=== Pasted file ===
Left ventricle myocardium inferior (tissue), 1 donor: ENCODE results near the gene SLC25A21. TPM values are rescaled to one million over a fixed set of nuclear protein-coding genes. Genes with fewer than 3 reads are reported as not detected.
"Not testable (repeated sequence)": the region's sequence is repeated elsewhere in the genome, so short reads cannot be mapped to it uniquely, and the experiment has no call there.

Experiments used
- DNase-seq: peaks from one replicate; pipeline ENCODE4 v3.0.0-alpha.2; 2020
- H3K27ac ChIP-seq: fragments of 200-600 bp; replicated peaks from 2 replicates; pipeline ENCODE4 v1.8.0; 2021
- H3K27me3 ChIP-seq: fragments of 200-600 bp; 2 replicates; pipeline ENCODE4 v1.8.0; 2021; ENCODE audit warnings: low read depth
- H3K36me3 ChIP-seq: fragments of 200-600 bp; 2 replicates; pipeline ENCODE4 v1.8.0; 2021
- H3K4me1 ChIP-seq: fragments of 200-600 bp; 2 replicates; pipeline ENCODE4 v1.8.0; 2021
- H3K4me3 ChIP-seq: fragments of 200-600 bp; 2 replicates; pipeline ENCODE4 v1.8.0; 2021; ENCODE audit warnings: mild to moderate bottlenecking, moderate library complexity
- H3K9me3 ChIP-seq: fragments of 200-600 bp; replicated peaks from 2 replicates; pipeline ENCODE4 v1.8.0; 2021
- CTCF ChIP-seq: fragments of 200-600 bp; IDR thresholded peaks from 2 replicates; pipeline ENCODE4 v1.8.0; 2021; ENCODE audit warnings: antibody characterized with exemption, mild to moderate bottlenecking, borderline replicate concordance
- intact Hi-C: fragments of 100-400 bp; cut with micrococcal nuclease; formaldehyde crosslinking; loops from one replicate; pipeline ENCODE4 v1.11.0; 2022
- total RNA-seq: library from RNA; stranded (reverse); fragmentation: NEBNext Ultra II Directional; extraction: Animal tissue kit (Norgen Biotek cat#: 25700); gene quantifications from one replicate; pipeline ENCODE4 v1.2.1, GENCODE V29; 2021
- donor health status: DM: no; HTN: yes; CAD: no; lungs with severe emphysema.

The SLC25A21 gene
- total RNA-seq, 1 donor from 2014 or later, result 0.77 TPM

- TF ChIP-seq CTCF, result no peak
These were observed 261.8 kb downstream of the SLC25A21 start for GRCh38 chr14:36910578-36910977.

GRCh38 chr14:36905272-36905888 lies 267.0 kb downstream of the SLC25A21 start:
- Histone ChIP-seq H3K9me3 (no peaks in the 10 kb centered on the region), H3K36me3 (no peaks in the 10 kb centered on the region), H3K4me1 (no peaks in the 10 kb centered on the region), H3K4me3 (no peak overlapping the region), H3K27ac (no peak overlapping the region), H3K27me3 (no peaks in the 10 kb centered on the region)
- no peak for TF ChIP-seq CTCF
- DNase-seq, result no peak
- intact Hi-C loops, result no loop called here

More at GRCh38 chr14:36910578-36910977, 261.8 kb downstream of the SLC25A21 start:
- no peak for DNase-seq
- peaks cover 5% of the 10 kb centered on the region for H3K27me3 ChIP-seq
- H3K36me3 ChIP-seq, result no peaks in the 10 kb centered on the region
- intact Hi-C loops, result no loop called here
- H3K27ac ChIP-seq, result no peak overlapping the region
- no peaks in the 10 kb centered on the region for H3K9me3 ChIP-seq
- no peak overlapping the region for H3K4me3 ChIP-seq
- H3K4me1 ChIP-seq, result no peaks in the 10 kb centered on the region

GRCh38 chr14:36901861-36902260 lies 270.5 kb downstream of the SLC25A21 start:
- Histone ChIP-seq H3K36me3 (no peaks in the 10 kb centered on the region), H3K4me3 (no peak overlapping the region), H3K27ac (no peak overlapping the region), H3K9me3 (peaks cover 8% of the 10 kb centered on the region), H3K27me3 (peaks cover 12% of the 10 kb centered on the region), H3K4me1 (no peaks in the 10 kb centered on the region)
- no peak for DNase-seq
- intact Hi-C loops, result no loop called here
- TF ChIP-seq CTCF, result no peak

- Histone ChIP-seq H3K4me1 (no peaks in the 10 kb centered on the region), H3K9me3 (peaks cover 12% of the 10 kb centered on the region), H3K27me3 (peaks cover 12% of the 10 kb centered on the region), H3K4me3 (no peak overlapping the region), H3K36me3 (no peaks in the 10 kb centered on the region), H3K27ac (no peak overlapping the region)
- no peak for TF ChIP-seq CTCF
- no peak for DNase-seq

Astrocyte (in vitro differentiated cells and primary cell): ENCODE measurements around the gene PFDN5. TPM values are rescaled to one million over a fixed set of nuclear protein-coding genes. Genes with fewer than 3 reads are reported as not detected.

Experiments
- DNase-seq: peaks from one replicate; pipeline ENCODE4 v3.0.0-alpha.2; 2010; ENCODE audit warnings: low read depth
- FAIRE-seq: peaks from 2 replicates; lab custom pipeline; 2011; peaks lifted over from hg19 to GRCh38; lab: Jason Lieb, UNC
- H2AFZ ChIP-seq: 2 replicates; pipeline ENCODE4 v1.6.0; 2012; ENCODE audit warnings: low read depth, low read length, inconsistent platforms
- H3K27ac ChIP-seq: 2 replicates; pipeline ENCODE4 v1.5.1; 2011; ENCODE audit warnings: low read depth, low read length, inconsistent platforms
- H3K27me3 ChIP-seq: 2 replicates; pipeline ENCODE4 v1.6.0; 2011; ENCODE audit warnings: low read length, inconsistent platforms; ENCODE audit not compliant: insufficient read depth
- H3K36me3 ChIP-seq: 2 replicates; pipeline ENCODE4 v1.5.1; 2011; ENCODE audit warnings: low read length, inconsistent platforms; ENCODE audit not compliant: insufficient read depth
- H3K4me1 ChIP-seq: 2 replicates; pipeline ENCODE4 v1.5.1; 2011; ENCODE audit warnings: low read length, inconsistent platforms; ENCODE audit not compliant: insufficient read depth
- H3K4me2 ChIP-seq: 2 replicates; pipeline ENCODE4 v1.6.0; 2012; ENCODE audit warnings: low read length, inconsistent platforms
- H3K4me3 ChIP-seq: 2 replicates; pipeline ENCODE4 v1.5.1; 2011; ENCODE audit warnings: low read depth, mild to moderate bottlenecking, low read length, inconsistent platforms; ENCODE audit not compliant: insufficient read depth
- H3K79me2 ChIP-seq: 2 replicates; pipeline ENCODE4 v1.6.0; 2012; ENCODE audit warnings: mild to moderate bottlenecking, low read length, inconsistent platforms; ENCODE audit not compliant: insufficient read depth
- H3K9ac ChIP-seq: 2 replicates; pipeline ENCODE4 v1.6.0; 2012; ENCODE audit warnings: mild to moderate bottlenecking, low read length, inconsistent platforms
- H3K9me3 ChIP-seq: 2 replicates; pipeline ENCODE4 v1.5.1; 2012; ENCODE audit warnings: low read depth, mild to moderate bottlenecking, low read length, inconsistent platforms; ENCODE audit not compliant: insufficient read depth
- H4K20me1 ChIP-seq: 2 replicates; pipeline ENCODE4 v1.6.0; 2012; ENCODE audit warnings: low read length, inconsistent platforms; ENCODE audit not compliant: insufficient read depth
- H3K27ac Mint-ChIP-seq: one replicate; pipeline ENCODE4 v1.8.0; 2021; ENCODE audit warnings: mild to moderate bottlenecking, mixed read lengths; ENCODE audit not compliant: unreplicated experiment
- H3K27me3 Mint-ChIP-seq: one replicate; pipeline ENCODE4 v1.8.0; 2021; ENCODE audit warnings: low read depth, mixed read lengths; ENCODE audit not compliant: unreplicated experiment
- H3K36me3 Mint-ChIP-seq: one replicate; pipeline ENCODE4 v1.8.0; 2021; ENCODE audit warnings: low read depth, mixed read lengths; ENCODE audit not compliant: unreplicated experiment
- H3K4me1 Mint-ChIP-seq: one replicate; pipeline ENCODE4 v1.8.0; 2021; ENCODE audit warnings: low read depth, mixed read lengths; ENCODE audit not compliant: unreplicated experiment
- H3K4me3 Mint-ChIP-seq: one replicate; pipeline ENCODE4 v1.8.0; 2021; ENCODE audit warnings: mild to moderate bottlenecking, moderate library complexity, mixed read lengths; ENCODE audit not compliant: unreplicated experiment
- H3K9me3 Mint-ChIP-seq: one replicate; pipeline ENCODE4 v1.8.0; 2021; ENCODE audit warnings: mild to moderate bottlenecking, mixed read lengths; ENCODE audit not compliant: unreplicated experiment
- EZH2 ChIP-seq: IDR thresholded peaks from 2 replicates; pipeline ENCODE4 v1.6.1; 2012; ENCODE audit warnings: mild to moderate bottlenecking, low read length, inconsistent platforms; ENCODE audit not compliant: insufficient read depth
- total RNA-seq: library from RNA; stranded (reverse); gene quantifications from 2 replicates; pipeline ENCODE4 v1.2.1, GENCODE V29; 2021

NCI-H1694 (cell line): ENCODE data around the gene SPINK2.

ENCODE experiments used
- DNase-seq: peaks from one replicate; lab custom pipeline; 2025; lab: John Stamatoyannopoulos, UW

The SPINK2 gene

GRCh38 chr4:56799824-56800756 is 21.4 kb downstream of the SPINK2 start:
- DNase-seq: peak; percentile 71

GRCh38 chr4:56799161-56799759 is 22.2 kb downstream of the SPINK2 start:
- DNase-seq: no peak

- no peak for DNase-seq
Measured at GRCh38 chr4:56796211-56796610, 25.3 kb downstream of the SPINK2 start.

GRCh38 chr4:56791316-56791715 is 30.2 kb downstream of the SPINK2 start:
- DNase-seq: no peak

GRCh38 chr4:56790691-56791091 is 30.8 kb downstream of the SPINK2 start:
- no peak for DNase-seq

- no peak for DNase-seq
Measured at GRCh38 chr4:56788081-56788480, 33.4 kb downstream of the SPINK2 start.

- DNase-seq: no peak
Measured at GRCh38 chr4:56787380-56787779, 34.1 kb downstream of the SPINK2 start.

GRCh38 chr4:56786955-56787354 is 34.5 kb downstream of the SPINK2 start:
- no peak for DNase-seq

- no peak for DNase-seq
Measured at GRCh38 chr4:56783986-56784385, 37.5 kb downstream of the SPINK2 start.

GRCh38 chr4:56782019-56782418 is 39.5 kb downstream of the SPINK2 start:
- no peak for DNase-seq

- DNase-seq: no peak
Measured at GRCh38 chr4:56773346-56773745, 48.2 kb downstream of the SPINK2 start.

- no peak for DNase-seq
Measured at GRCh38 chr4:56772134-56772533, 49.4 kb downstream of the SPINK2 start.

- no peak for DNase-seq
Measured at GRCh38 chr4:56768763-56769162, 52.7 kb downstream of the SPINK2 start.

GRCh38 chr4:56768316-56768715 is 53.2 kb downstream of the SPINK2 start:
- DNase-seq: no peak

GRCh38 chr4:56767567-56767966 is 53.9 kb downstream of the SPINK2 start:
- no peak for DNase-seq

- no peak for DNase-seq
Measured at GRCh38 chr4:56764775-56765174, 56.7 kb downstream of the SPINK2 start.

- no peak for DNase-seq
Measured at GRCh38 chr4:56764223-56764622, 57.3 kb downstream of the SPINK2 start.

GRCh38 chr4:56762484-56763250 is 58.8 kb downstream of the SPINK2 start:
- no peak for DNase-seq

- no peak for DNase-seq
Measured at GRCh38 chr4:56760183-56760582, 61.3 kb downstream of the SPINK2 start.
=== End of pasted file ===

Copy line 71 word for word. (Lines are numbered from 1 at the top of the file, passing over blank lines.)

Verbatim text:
- DNase-seq: no peak